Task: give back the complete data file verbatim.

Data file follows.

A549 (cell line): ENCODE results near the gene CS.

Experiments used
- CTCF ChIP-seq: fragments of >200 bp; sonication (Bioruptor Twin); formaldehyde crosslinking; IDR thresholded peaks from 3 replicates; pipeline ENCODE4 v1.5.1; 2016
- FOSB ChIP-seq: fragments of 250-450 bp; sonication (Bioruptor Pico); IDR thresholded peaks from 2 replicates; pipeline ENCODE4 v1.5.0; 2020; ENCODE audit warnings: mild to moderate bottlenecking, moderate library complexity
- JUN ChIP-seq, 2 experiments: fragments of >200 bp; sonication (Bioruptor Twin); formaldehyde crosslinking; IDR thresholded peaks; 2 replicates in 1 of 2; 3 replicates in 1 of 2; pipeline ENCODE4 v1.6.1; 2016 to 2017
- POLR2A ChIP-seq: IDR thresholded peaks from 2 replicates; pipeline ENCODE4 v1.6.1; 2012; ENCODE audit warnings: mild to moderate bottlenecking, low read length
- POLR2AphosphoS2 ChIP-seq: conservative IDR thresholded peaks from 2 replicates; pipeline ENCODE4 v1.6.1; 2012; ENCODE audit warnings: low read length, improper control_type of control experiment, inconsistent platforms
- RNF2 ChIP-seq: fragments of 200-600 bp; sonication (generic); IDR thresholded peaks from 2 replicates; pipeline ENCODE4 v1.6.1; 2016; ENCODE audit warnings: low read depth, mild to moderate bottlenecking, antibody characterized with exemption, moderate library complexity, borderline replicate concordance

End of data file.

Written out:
A549 (cell line): ENCODE results near the gene CS.

Experiments used
- CTCF ChIP-seq: fragments of >200 bp; sonication (Bioruptor Twin); formaldehyde crosslinking; IDR thresholded peaks from 3 replicates; pipeline ENCODE4 v1.5.1; 2016
- FOSB ChIP-seq: fragments of 250-450 bp; sonication (Bioruptor Pico); IDR thresholded peaks from 2 replicates; pipeline ENCODE4 v1.5.0; 2020; ENCODE audit warnings: mild to moderate bottlenecking, moderate library complexity
- JUN ChIP-seq, 2 experiments: fragments of >200 bp; sonication (Bioruptor Twin); formaldehyde crosslinking; IDR thresholded peaks; 2 replicates in 1 of 2; 3 replicates in 1 of 2; pipeline ENCODE4 v1.6.1; 2016 to 2017
- POLR2A ChIP-seq: IDR thresholded peaks from 2 replicates; pipeline ENCODE4 v1.6.1; 2012; ENCODE audit warnings: mild to moderate bottlenecking, low read length
- POLR2AphosphoS2 ChIP-seq: conservative IDR thresholded peaks from 2 replicates; pipeline ENCODE4 v1.6.1; 2012; ENCODE audit warnings: low read length, improper control_type of control experiment, inconsistent platforms
- RNF2 ChIP-seq: fragments of 200-600 bp; sonication (generic); IDR thresholded peaks from 2 replicates; pipeline ENCODE4 v1.6.1; 2016; ENCODE audit warnings: low read depth, mild to moderate bottlenecking, antibody characterized with exemption, moderate library complexity, borderline replicate concordance